While the opportunity is there, how and when to suggest these features may not be so clear. According to Ruff, as with other technology, it's crucial to present Universal Design concepts early on, during the blueprint stage.

"If I throw these options out there for clients late in the game, or worse, someone else tells my client about them, then I look bad. The last thing I want is someone asking, 'Why didn't you tell me about such-and-such?' As a consultant, I try to avoid change orders!" says Ruff.

After the initial consultation, it's up to the client to decide whether they are interested. Even if they are not, by offering these choices, you have presented yourself as a well-rounded vendor to your client.

"I don't install elevators, but it is in my conversational repertoire. This type of knowledge makes you a lot more credible and valuable to your client," says Ruff.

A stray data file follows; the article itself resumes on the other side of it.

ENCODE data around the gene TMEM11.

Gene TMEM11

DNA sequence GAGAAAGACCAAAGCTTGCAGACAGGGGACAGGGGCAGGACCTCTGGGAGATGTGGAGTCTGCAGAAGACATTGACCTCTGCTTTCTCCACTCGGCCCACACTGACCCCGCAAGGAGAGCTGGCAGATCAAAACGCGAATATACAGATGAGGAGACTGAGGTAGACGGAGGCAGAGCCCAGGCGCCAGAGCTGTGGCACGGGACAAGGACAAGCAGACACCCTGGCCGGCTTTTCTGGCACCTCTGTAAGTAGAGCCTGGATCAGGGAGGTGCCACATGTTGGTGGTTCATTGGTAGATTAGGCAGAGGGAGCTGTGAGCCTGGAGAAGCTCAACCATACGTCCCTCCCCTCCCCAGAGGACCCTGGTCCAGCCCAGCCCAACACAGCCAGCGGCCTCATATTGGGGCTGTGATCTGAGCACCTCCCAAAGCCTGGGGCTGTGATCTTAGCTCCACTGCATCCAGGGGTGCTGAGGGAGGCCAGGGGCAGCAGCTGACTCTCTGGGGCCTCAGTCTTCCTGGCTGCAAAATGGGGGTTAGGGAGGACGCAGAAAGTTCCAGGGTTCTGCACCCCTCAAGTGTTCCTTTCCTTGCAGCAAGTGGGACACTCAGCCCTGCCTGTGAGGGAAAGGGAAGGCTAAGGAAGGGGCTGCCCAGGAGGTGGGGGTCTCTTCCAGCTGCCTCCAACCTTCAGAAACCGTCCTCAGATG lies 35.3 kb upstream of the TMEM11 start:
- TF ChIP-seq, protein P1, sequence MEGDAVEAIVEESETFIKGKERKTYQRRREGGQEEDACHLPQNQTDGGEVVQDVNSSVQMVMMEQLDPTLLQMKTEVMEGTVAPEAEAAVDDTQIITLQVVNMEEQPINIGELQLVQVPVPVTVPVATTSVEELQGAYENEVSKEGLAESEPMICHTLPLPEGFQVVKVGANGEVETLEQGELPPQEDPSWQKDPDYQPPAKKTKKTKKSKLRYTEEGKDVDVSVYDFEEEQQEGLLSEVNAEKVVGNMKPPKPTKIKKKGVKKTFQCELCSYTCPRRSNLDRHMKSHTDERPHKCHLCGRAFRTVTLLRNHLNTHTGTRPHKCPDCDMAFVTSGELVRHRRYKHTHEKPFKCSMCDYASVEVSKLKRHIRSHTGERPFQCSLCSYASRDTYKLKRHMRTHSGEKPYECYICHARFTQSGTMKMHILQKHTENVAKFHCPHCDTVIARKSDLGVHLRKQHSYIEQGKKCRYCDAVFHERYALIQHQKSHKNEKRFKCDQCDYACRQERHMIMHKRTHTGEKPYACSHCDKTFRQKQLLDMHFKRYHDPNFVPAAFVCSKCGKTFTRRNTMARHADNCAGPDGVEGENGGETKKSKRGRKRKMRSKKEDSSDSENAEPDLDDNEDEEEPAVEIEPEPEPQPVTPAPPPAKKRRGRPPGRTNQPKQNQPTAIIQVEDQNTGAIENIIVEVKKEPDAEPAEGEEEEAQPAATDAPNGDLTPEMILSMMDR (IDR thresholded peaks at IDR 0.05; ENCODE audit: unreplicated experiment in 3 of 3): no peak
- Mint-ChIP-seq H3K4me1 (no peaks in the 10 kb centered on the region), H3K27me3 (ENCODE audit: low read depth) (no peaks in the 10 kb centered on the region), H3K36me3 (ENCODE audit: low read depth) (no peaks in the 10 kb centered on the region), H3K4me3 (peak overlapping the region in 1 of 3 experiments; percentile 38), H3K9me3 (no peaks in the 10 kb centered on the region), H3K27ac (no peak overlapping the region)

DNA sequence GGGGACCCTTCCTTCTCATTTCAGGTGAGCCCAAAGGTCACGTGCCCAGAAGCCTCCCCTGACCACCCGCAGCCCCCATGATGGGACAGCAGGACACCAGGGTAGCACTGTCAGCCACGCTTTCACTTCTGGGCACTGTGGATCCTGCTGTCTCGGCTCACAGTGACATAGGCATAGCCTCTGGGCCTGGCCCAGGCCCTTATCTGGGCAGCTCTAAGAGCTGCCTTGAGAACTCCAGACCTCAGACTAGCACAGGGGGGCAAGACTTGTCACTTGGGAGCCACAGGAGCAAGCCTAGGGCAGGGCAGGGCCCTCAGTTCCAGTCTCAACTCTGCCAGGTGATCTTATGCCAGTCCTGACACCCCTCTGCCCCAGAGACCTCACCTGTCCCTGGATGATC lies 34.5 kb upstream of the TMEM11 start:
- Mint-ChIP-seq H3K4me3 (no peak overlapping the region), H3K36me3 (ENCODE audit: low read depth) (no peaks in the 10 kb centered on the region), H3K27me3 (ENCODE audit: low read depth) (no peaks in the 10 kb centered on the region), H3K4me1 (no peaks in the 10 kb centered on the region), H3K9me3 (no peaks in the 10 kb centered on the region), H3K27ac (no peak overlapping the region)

It is also very clear that the potential of this marketplace is huge.

"Baby boomers, also now known as Gen B, are the largest population. And that generation is aging. We are growing old and we are living a lot longer than we used to, because we are taking better care of ourselves," says Ruff.

According to Ruff, clients will often manipulate the budget to make it work if they find that Universal Design is something they suddenly can't live without. And with a little sales finesse, you can convince potential clients that this convenient, future-proof and universally appealing technology is just that.

From the Fall 2011 issue of Electronic Lifestyles® magazine.